In this Feb. 16, 2021 file photo, California Gov. Gavin Newsom, left, talks to Los Angeles Mayor Eric Garcetti during a news conference at a joint state and federal COVID-19 vaccination site set up on the campus of California State University of Los Angeles in Los Angeles. In Tandon v. Newsom, the Supreme Court granted an injunction against state regulations which limited gatherings within churches to slow the spread of the COVID-19 virus.
In Tandon v. Newsom, 593 U.S. ____ (2021), the U.S. Supreme Court granted injunctive relief against a California regulation that had the effect of restricting at-home Bible studies and prayer meetings by limiting all gatherings in private homes to no more than three households at a time. In so doing, the Court chided the 9th U.S. Circuit Court of Appeals for not itself issuing an injunction while the case was being appealed.
The 5-4 per curiam opinion followed the same divisions that the Court had demonstrated in Roman Catholic Diocese of Brooklyn v. Cuomo (2020) and South Bay United Pentecostal Church v. Newsom (2021), which had involved limits on gatherings within churches. The decision both cited these precedents and utilized their reasoning.
The per curiam opinion stressed four main points.
- First, it said that governmental regulations “are not neutral and generally applicable, and therefore trigger strict scrutiny under the Free Exercise Clause, whenever they treat any comparable secular activity more favorably than religious exercise.”
- Second, the comparability of secular and religious activities should be determined “with the risk various activities pose, not the reasons why people gather.”
- Third, the government has the burden to satisfy strict scrutiny: “narrow tailoring requires the government to show” that less restrictive means would not address the spread of the virus or that religious activities are more dangerous than secular counterparts.
- Fourth, the government cannot moot a case simply by changing current regulations if harsher regulations remain a possibility.
In four findings specific to this case, the Court observed first that California was treating secular and religious activities differently, by permitting hair salons, retail stores, personal care services, movie theaters, private suites at sporting event and concerts that brought together more than three households at a time.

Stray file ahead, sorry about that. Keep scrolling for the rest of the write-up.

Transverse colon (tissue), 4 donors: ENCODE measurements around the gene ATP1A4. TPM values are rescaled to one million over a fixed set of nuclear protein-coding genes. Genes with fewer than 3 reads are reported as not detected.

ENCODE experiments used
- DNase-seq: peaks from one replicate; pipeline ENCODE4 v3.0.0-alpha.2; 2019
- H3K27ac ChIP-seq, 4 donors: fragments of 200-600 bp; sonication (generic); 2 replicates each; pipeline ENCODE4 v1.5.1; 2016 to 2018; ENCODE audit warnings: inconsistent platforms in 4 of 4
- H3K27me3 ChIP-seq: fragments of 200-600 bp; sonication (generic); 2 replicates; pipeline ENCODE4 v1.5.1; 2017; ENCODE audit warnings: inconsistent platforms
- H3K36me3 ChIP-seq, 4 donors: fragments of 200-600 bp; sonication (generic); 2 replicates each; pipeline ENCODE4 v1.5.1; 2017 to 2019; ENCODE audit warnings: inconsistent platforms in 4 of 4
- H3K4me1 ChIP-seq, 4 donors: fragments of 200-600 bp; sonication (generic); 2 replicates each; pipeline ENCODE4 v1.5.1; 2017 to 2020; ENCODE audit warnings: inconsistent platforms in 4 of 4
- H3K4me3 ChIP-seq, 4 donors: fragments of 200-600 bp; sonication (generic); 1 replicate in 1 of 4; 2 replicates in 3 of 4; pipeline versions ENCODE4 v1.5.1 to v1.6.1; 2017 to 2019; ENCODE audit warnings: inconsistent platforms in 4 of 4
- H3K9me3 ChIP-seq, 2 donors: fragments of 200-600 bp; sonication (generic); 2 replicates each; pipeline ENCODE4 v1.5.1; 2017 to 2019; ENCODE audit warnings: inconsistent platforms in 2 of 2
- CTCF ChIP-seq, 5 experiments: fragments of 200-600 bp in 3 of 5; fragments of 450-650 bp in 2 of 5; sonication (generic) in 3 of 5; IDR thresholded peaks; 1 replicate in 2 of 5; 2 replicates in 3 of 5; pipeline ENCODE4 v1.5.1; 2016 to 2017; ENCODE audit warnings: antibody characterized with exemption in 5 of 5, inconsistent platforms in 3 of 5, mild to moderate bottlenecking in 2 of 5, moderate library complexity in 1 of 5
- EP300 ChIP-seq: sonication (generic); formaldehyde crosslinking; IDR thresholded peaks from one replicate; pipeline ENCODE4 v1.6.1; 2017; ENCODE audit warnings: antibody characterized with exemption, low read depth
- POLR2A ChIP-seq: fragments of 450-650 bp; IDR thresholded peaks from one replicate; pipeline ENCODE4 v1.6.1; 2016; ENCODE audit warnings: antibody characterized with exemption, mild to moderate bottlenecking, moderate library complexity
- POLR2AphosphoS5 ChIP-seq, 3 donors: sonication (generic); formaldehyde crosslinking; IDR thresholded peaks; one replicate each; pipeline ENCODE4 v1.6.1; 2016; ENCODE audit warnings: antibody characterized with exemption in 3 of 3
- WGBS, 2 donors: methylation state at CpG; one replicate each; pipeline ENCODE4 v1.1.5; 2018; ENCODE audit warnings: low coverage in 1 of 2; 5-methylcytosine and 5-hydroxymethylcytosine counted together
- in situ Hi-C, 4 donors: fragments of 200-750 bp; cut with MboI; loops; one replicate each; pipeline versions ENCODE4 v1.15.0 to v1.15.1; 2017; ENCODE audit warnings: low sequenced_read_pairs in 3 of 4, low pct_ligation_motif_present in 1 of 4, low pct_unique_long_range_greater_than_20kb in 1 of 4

Second, rather than proving that the specific religious activities at issue posed greater risks, the state had proved only that they took place in private settings.
Third, the Court did not give a reason for prohibiting such religious gatherings rather than simply ordering additional precautions. It had thus assumed “the worst when people go to worship” but “the best when people go to work.”
Fourth, although the regulations were not currently in force, the state retained the right to reinstate them.
The majority pointed out that this was the fifth time that it had rejected 9th Circuit findings in similar cases and that strict scrutiny remained the standard that the circuit court should be applying in this case.
Chief Justice John Roberts indicated that he would have denied the injunction. Justice Elena Kagan filed a dissent joined by Justices Stephen Breyer and Sonia Sotomayor. Also citing her dissent in South Bay United Pentecostal Church v. Newsom (2021, Kagan insisted that the California regulations were valid because they equally applied to religious and secular gatherings within homes; the references to hardware stores and other business were thus equivalent to comparing apples and watermelons. Moreover, judges relying upon medical testimony had explained that home religious gatherings were not comparable to those in secular settings because participants were likely to stay longer than in comparable businesses, houses are typically smaller than business establishments, and enforcement in home environments is more difficult.
Taken together, the Supreme Court cases related to COVID-19 suggest that, despite the medical emergency, a narrow majority continues to apply strict scrutiny to any regulations that appear to discriminate against religious and in favor of what they consider to be comparable secular arenas.
This article was published April 18, 2021. Dr. John R. Vile is a professor of political science and dean of the University Honors College at Middle Tennessee State University. His is the author of Essential Supreme Court Decisions: Summaries of Leading Cases in U.S. Constitutional Law, which is currently in its 17th edition.Send Feedback on this article